Monday, October 25, 2004
Standing not much taller than some of the middle school children waiting for her "go-ahead" to cross the busy South 16th Street, Carolyn Shifflett of Sunnyside commands attention as she steps out into the street with her school crossing flag.
Since the start of the current school year, Shifflett has been a regular presence out in front of Harrison Middle School, where upwards of 1,000 children pass on their way to and from school.
Shifflett began volunteering her time as a crossing guard as a way to ease her grief over the tragic death of her husband, Ronnie, this past July. Her husband was killed in a pedestrian-automobile accident. For most of 11 years, the friendly school volunteer helped youngsters cross the street safely during the school years.
Now it's Carolyn's turn to halt traffic for the children.
"He loved being a volunteer crossing guard at Harrison Middle School," she explained.
"He taught me how to be a good crossing guard, to be firm and to smile," she explained.
"He always said to smile because sometimes it makes the day for the kids."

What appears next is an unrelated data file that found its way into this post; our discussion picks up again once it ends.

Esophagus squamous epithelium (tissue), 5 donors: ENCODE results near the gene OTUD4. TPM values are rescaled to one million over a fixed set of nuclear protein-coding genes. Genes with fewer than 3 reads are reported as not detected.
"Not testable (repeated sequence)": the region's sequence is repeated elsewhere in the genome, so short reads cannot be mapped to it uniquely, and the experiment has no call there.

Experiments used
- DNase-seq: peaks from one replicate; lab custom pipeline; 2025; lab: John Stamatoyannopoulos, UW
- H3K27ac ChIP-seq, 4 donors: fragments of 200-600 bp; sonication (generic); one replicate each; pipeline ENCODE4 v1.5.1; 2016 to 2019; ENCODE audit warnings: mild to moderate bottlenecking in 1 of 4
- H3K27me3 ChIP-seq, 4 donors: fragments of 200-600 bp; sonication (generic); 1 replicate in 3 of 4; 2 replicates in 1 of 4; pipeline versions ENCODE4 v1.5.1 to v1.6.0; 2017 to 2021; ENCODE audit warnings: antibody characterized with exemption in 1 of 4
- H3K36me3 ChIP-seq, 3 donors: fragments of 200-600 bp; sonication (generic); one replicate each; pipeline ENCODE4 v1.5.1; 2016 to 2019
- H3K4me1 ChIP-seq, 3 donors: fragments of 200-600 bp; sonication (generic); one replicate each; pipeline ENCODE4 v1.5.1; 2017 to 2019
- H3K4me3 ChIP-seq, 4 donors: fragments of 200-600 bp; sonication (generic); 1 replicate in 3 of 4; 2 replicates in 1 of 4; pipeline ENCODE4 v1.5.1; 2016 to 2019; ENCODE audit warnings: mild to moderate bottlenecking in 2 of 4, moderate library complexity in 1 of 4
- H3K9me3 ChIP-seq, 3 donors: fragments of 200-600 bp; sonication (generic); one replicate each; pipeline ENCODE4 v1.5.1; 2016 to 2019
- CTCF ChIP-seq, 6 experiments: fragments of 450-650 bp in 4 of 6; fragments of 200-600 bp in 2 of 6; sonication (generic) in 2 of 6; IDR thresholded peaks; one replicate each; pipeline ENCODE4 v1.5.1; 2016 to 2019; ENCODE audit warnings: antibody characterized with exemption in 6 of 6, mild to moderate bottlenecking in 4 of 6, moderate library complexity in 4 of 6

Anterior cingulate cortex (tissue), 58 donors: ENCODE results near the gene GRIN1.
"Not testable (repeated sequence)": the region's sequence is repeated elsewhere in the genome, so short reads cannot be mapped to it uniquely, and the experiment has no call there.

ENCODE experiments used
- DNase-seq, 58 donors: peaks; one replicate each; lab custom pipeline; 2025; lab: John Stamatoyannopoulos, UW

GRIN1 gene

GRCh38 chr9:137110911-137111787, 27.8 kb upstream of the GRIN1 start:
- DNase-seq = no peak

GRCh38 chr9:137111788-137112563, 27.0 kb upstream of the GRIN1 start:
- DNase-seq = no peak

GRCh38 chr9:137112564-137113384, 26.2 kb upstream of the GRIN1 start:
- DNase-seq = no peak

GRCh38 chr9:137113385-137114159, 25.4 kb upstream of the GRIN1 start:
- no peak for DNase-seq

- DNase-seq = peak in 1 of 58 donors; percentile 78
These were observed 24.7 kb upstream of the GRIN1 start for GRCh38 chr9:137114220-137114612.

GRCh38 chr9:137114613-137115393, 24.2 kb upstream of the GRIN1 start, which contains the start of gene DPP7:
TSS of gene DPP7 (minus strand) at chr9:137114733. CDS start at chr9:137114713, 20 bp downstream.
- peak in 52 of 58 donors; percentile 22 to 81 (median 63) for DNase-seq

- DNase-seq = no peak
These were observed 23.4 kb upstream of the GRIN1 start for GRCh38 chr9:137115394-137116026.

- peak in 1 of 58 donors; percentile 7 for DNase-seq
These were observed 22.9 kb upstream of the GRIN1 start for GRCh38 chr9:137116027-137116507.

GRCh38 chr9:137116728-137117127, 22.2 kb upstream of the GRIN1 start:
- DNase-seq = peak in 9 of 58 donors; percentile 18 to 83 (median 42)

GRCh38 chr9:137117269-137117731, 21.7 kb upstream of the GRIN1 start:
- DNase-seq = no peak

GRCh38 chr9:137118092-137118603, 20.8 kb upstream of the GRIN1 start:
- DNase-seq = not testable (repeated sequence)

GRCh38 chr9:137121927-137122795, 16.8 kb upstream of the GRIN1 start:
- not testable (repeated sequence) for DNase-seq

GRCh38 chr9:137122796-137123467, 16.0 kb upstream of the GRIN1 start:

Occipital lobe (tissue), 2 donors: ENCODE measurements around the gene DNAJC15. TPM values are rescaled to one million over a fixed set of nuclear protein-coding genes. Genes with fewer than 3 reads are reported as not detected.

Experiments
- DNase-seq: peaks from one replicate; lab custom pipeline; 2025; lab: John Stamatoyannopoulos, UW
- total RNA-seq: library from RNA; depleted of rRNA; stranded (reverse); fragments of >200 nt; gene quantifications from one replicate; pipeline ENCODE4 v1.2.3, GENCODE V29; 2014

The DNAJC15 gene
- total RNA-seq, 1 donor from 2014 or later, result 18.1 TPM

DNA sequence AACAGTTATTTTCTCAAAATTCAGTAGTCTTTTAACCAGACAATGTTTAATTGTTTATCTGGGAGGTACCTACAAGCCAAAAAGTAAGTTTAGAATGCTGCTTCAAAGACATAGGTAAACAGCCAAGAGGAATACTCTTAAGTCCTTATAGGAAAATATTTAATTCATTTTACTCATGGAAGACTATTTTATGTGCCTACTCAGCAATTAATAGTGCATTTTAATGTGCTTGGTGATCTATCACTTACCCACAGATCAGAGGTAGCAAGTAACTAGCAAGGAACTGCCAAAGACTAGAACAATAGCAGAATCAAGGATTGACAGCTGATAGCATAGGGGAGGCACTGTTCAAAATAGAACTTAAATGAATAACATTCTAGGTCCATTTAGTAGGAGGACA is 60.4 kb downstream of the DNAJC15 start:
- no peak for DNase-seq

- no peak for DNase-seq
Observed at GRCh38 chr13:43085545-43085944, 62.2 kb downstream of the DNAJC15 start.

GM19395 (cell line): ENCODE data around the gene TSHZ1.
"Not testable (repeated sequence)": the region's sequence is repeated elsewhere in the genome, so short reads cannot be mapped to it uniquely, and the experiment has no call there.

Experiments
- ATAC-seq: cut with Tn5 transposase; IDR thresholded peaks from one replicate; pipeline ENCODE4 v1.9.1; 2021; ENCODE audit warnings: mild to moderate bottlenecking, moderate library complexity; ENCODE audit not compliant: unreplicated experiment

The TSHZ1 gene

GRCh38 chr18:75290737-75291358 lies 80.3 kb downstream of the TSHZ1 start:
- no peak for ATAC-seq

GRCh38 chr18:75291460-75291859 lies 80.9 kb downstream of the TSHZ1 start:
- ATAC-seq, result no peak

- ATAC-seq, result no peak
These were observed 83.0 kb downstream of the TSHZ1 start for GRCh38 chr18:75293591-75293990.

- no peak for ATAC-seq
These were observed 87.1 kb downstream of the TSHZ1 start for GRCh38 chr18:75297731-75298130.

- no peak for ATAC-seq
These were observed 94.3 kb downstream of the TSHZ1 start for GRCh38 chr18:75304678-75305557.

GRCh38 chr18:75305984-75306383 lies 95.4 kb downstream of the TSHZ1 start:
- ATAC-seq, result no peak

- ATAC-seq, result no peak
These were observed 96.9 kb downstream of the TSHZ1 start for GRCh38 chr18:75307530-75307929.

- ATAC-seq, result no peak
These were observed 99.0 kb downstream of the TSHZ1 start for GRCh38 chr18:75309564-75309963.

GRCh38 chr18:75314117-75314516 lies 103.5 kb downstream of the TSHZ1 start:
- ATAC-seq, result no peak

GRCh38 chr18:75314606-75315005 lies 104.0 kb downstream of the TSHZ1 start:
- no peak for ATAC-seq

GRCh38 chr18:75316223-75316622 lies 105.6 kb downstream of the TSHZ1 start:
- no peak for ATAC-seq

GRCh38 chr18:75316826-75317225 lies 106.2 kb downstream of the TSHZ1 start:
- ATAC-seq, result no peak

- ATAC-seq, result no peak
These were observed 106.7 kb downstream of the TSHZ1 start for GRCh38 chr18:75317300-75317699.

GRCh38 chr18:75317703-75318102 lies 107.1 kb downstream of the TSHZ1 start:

Plus, she likes working at the crosswalk. "It's easier for me because of him," she said. "I watched him and I just do what he did."
Still, the decision to become a crossing guard volunteer wasn't an automatic one.
"I knew the school needed a crosswalk volunteer to replace Ronnie at that spot," she said.
"I had heard that Chico Rodriguez (the middle school's resource officer) was having trouble finding a replacement volunteer to help out with traffic control," she explained.
"He couldn't get anyone to take over the spot. When I finally suggested I could try out for the spot, Chico was very happy. He said I was a blessing," she explained.
In recent weeks, Shifflett hasn't been able to be at the corner as often as she'd like.
"I got a job working, sorting potatoes in Prosser for a few weeks," she said. "But as soon as I'm done I'll be back at the corner as much as possible," she added.
Shifflett admits that being a crosswalk guard is a big responsibility. "It's not easy," she said.
"You have to watch the cars as closely as you watch the children," she said.
"It really keeps you on your toes."